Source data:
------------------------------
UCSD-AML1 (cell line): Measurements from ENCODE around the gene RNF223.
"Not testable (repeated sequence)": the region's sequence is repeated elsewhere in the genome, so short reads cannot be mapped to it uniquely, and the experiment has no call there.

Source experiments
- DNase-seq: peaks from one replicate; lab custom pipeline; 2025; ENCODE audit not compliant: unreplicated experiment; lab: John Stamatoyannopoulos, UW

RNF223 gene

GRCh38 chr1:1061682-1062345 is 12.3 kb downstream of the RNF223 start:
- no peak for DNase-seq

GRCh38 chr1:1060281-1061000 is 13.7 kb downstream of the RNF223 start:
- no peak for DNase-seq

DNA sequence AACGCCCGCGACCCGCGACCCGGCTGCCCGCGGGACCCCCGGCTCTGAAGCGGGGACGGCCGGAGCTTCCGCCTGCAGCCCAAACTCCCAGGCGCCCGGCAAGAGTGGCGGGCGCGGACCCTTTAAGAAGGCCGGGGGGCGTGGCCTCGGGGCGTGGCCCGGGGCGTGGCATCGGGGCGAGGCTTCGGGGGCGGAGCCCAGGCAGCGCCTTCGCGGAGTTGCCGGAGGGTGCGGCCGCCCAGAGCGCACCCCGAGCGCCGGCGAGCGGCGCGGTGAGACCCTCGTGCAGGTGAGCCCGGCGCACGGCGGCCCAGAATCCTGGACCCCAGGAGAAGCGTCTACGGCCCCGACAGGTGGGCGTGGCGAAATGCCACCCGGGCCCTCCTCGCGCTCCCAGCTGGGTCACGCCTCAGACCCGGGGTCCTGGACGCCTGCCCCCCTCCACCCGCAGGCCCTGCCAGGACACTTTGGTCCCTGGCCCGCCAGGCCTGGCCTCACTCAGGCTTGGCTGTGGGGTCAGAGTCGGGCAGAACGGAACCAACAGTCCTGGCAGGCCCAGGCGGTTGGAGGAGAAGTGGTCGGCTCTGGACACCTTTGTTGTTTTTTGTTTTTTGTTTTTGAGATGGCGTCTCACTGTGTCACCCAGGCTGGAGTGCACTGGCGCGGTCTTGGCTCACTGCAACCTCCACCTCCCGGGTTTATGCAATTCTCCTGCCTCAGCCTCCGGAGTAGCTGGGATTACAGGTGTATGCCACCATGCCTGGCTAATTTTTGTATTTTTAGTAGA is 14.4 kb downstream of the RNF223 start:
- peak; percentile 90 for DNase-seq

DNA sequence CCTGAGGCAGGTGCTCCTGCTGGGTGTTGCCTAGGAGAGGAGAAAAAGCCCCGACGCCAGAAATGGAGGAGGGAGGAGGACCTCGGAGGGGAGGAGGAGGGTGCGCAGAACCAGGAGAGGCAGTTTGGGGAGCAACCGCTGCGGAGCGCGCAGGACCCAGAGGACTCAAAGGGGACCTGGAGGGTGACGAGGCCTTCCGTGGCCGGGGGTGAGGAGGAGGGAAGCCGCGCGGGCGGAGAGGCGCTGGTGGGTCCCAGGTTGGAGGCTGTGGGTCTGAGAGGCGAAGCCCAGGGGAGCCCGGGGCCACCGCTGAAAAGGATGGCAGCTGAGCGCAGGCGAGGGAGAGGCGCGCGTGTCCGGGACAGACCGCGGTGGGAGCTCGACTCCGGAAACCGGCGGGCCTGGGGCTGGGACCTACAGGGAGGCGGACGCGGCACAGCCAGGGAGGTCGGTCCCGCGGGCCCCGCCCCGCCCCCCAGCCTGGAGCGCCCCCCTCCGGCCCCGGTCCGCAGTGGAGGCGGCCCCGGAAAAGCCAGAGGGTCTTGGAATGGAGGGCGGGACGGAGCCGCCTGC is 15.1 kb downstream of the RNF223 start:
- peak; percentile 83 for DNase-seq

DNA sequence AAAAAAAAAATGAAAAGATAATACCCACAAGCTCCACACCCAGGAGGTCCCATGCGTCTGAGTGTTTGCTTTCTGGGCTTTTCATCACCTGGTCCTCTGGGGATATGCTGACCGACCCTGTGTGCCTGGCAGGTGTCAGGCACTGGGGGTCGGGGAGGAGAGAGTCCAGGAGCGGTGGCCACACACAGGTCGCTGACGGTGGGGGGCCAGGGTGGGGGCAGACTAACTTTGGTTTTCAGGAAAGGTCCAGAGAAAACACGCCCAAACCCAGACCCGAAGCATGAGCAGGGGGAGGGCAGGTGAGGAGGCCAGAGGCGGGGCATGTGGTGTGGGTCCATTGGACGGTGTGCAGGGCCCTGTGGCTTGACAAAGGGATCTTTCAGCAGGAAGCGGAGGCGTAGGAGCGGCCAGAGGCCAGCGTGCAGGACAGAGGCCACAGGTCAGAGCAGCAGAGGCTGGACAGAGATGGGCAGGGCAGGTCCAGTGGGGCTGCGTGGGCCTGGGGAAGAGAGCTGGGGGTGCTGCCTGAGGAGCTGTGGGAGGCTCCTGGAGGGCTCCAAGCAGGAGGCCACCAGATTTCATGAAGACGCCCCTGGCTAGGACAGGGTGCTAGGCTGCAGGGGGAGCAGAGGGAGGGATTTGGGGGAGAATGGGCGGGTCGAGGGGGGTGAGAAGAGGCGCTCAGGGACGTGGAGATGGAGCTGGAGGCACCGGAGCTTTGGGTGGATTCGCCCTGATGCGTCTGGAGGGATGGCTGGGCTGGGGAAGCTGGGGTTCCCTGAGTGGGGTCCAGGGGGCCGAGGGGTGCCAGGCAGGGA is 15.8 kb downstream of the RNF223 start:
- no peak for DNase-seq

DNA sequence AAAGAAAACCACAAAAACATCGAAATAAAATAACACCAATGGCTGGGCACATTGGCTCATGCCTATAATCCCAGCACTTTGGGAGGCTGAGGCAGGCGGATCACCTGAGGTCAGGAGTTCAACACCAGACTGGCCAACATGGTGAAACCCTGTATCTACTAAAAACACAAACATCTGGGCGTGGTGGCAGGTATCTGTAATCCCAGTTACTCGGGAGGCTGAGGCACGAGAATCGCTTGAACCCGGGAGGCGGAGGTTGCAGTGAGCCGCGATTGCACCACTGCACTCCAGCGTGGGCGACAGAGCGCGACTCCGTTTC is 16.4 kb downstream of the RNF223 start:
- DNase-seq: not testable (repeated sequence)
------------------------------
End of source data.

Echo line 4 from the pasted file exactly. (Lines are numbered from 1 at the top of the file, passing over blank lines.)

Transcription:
- DNase-seq: peaks from one replicate; lab custom pipeline; 2025; ENCODE audit not compliant: unreplicated experiment; lab: John Stamatoyannopoulos, UW